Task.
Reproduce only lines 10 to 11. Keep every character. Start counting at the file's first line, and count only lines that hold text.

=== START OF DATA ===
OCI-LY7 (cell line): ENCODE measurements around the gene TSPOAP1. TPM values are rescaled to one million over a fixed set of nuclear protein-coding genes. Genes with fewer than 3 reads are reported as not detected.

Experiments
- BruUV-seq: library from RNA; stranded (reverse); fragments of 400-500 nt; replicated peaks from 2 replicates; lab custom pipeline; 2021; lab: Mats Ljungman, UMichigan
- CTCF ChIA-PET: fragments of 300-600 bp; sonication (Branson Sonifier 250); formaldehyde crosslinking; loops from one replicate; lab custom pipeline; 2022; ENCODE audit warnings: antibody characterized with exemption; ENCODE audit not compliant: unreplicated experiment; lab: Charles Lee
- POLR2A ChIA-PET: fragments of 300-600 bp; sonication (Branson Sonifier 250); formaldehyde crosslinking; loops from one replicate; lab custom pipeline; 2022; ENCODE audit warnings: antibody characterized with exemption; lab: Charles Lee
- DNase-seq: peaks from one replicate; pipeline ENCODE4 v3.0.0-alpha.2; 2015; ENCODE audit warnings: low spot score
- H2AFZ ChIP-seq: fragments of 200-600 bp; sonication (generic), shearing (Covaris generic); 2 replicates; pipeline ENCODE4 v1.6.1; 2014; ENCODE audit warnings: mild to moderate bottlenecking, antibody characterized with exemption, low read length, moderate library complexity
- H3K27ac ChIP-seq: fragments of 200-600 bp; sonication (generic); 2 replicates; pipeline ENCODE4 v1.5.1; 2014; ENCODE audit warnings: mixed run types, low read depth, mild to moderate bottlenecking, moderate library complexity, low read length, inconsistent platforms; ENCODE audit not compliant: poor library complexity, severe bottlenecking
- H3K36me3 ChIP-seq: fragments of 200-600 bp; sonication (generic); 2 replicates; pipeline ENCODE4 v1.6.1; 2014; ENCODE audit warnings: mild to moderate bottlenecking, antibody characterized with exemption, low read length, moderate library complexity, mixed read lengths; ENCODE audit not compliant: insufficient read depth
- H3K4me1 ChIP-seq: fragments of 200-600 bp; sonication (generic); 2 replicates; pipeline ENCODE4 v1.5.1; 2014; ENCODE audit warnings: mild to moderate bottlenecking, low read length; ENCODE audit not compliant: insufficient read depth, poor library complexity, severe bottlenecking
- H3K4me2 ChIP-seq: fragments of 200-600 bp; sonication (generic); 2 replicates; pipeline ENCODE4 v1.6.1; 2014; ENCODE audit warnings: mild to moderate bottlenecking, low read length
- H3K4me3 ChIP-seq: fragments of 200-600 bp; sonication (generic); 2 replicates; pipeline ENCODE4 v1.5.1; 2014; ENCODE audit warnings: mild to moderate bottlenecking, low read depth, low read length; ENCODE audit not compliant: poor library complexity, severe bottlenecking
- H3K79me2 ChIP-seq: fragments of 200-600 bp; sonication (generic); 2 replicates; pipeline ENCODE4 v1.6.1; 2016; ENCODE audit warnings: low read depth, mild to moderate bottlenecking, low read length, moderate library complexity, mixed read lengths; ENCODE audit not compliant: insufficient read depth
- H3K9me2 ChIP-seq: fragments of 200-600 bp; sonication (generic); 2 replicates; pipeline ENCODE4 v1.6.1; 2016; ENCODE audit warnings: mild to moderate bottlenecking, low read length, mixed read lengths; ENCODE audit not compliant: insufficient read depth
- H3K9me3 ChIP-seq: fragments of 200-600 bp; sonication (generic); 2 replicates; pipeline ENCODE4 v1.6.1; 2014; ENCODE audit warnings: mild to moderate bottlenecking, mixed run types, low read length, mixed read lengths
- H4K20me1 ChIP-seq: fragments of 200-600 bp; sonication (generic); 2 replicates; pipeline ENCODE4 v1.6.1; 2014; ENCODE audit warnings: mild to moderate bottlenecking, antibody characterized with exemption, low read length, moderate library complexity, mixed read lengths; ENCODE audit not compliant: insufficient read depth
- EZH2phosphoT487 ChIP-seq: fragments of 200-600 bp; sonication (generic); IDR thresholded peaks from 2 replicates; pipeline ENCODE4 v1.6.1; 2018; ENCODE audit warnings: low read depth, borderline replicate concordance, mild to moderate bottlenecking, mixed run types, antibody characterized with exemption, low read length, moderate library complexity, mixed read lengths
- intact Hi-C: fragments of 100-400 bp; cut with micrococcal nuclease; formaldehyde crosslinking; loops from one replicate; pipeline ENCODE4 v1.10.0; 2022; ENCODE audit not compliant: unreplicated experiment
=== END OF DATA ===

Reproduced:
- H3K4me1 ChIP-seq: fragments of 200-600 bp; sonication (generic); 2 replicates; pipeline ENCODE4 v1.5.1; 2014; ENCODE audit warnings: mild to moderate bottlenecking, low read length; ENCODE audit not compliant: insufficient read depth, poor library complexity, severe bottlenecking
- H3K4me2 ChIP-seq: fragments of 200-600 bp; sonication (generic); 2 replicates; pipeline ENCODE4 v1.6.1; 2014; ENCODE audit warnings: mild to moderate bottlenecking, low read length